Our results on the benefit of facial unattractiveness for natural scientists are consistent with the finding of a previous PNAS study indicating that less attractive researchers are judged to be better scientists (Gheorghiu et al., 2017). In this study, we complement previous evidence on individual judgments by focusing on speaking fees as a proxy for the willingness to pay for a scientist’s public engagement in the marketplace (Chan et al., 2014a2014b). Given that our sample consists of individuals who are active public speakers and thus judged by the public speaking portals as sufficiently attractive for a public speaking engagement, our identification of an unattractiveness premium for natural scientists is particularly interesting and the >20 percent effect for a one-unit increase in facial attractiveness (on a 10-point scale) is quite substantial. This result holds even for nonacademic speakers with a natural science background. Hence, although we do not explicitly explore stereotypes, our findings confirm the public and media stereotype of a “nerdy” or “geeky” natural scientist. Indeed, a Discover article referencing (Gheorghiu et al., 2017)’s research even notes an “ugly Einstein” effect that reflects a deeper phenomenon, a “cultural Cartesian dualism” implying that an individual can either be strong/have a beautiful body or have a brilliant mind, but not bothFootnote5. Our analysis, however, demonstrates that the reverse is true for social scientists: not only are they less affected by the unattractiveness stereotype, they may actually benefit from a beauty premium.

Why then, do we observe such “beauty” and “ugly” premiums regarding speaking fees across fields? One plausible explanation could be that facial beauty is correlated with citation-based productivity. That is, although job performance in the academic environment (e.g., research output) is clearly identifiable and thus less subject to beauty-based discrimination, facial appearance may affect publication performance if reviewers or editors know the scholar or are able to match name and image online (Dilger et al., 2015). On the other hand, the very probability of publishing—and thus of being cited—may increase due to the tendency for attractive researchers to be accepted into better graduate schools, to have access to better PhD supervisors, to be hired into higher ranked and more prestigious universities, and to have a wider social and professional network (Fidrmuc and Paphawasit, 2018). Despite the correlational nature of our findings, such difference is less likely to be explained by speakers’ (perceived) quality as an academic, as demonstrated by the null relationship between facial attractiveness and scholarly productivity or achievements in terms of publication and citation metrics among academic speakers. In other words, it is unlikely that less (more) attractive natural (social) scientists could capitalize on external prominence due to their academic success, while also controlling for scientist’s societal reputation. Interestingly, we did not find that such stereotypical bias affects scientists’ ability to generate social interest. Instead, our results indicate that facial attractiveness, regardless of their field of study, is positively correlated with measures of external influence where speakers’ physical appearance is likely to be most apparent, for example, TED talk invitations or mentions on Google web page counts. In contrast, we did not find any significant effect of facial attractiveness on external engagement, such as publishing books or its recognition in terms of nonfiction book awards. This finding corresponds, to some extent, with previous literature in which the positive effect of physical attractiveness on the perception of teaching quality or effectiveness is found to be more salient in an environment with higher physical exposure or interaction (e.g., Hamermesh and Parker, 2005; Babin et al., 2019).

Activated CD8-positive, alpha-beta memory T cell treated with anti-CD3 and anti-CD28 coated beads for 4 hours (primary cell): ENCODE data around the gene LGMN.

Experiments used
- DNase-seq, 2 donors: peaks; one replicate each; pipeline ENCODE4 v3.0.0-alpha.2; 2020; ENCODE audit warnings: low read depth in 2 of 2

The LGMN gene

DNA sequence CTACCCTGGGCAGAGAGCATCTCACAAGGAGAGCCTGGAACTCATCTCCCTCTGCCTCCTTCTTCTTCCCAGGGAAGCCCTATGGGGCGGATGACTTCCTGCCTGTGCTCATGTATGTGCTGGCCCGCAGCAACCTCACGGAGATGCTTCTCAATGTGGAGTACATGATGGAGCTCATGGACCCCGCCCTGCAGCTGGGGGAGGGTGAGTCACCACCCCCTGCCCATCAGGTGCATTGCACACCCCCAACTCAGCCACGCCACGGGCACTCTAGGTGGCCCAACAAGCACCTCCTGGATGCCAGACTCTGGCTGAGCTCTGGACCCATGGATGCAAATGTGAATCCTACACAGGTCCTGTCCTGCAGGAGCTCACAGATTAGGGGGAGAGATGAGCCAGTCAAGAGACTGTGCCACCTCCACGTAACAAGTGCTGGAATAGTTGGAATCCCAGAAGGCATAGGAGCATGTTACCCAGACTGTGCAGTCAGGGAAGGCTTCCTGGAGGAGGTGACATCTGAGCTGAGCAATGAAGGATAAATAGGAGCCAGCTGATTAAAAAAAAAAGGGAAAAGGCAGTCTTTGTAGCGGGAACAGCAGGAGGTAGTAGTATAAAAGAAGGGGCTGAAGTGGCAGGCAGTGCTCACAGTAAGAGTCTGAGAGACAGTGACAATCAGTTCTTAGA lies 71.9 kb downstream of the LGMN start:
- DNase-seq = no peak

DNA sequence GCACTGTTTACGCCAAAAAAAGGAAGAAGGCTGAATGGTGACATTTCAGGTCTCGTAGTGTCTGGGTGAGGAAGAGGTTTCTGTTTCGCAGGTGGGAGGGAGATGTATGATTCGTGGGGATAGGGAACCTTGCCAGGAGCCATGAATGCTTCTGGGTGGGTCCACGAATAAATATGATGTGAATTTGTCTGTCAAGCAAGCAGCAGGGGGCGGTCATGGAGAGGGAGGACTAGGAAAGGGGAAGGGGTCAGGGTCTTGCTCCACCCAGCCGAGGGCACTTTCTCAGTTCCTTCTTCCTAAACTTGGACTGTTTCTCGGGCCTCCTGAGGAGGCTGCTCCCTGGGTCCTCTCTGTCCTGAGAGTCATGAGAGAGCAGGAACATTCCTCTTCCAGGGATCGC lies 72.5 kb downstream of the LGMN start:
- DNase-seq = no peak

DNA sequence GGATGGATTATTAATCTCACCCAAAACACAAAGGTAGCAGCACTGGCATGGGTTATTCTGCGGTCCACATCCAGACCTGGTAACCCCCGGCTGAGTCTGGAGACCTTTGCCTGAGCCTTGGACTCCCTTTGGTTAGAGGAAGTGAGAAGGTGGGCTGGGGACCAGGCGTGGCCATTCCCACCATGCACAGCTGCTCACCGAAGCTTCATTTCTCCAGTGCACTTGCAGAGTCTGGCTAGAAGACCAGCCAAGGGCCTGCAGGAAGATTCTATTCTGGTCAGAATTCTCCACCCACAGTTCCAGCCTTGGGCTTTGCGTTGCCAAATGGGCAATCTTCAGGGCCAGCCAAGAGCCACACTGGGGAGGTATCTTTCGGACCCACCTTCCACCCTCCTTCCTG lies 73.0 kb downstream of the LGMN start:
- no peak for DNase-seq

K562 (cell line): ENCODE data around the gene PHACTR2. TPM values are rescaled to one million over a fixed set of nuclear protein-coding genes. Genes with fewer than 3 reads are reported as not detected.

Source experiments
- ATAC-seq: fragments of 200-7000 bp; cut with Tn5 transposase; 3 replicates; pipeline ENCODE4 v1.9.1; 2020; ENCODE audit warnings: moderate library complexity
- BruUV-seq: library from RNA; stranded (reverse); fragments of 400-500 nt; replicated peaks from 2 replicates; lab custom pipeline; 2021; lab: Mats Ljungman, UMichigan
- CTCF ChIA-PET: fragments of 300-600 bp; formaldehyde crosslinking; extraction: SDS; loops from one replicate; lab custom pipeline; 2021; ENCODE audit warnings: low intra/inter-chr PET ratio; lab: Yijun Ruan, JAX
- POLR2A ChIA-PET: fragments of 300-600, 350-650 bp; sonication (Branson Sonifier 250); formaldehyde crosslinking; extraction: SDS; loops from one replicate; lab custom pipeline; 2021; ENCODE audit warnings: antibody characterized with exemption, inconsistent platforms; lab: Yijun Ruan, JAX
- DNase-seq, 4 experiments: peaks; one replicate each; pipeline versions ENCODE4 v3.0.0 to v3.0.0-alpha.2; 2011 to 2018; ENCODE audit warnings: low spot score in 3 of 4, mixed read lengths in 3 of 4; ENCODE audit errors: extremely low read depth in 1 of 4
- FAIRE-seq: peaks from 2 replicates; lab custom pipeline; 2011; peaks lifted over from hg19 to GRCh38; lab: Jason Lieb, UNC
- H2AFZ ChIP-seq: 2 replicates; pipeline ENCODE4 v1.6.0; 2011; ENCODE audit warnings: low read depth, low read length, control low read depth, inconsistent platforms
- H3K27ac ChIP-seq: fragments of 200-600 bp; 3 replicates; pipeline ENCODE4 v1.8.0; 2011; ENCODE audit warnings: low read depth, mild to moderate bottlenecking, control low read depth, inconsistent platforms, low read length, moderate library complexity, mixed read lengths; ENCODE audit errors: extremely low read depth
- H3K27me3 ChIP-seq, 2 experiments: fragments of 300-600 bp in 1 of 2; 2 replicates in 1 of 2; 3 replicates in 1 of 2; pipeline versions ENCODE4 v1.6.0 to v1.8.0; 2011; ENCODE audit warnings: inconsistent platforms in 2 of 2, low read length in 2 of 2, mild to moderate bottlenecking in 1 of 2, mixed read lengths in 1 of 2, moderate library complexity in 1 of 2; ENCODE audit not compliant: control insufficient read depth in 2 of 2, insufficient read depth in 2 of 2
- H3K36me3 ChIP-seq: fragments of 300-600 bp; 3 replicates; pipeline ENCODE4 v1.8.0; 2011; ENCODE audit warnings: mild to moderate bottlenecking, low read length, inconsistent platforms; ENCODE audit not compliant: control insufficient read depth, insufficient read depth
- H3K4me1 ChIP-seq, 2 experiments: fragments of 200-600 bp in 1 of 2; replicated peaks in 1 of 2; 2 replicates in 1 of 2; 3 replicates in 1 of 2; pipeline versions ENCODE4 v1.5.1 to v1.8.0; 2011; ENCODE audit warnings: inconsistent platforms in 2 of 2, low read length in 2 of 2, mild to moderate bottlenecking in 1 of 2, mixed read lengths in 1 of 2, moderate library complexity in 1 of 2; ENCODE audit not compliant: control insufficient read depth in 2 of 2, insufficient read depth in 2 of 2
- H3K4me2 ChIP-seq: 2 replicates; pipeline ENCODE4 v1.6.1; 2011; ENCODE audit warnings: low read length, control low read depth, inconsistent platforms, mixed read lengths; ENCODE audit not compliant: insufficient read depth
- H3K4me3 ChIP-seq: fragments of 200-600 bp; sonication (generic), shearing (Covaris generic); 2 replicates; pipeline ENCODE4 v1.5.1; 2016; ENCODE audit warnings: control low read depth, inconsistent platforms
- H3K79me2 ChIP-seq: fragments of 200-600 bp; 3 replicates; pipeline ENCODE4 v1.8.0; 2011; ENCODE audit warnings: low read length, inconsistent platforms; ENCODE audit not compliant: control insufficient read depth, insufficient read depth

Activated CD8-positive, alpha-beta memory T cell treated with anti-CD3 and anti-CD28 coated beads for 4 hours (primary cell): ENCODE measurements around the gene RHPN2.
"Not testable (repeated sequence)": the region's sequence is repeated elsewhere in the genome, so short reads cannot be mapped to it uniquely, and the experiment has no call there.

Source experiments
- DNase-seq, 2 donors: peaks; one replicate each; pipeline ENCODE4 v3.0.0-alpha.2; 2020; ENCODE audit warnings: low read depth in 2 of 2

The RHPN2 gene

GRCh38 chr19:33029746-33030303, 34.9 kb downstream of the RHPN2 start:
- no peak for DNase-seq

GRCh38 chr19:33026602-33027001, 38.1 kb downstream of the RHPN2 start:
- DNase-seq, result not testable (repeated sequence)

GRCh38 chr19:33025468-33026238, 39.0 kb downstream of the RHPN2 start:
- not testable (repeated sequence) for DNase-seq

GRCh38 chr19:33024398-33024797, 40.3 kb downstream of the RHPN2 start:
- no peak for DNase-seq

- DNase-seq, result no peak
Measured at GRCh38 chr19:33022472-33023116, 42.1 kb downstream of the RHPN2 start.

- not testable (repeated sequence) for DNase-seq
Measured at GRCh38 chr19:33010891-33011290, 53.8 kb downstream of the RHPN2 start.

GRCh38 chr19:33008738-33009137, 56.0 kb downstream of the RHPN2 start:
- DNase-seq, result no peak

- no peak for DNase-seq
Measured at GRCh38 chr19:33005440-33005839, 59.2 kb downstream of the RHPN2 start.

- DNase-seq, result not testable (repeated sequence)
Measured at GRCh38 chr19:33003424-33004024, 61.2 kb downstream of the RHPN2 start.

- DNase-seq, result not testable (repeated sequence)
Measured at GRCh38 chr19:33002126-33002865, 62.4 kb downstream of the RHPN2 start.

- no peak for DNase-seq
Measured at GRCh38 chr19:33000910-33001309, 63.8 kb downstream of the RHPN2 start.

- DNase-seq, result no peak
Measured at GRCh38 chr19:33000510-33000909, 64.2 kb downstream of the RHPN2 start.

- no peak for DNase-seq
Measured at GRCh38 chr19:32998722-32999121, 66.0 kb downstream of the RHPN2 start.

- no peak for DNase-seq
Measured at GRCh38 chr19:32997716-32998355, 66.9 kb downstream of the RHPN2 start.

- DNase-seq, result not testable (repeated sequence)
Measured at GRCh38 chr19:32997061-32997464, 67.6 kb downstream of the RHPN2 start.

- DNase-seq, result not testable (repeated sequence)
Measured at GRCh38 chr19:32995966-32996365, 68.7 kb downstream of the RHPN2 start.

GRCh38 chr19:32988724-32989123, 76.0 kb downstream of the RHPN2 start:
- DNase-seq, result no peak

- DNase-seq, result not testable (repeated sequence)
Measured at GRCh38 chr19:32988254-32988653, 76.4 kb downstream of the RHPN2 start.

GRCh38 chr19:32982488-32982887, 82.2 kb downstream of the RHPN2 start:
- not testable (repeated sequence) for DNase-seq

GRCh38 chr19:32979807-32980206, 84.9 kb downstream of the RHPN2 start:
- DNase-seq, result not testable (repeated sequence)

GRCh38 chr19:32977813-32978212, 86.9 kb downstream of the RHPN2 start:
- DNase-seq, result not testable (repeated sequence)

There are several limitations to this study. First, while prior research has found a weak, positive, but statistically significant relationship between the Anaface attractiveness scores and human attractiveness ratings (Babin et al., 2019), we were unable to provide our own validation due to research budget constraints. Follow-up studies should consider using an independent sample to examine the robustness of the statistical relationship between human ratings and algorithm-based measures of facial attractiveness. In addition, the perception of facial attractiveness is likely to vary depending on the sample of evaluators employed. As such, one should carefully choose a sample of evaluators that represent the population of the target audience depending on the purpose of the study (e.g., high-school students, average citizens, or corporate audience). Despite the established correlations (see Supplementary Information) between the Anaface proxy and geometry-based attractiveness measures such as facial symmetry, neoclassical canons, and golden ratio, the cross-cultural validity of the latter two are problematic (Chen and Zhang, 2014; Heidekrueger et al., 2017) as they are Eurocentric constructions based on Greco-Roman and Western ideals (Bashour, 2006; Thomas and Dixon, 2016). Therefore, these measures are potentially less relevant for studies examining perceived facial attractiveness of non-Western cultures compared to facial averageness or symmetry that are biologically relevant measures of attractiveness. Such problematic proxies might be justifiable for the current context (which relied heavily on data from Western scholars), but future studies could explore the differences between those proxies by exploring a speaker pool from a non-Western culture. Lastly, there is a debate in the literature regarding the usefulness of simple citation-based metrics (such as total citation counts and h-index) as indicators of academic performance or research quality. Due to the increasing pressure to perform, such measures are potentially subject to manipulations (e.g., see the excellent discussion in Fire and Guestrin, 2019). However, these measures may also capture public perception of academic quality or achievement. We have therefore demonstrated robustness of the null relationship between facial attractiveness and scholarly achievements by using metrics that are less prone to manipulation such as variants of the h-index, which accounts for the effect of co-authors, age of the publication, and citation patterns.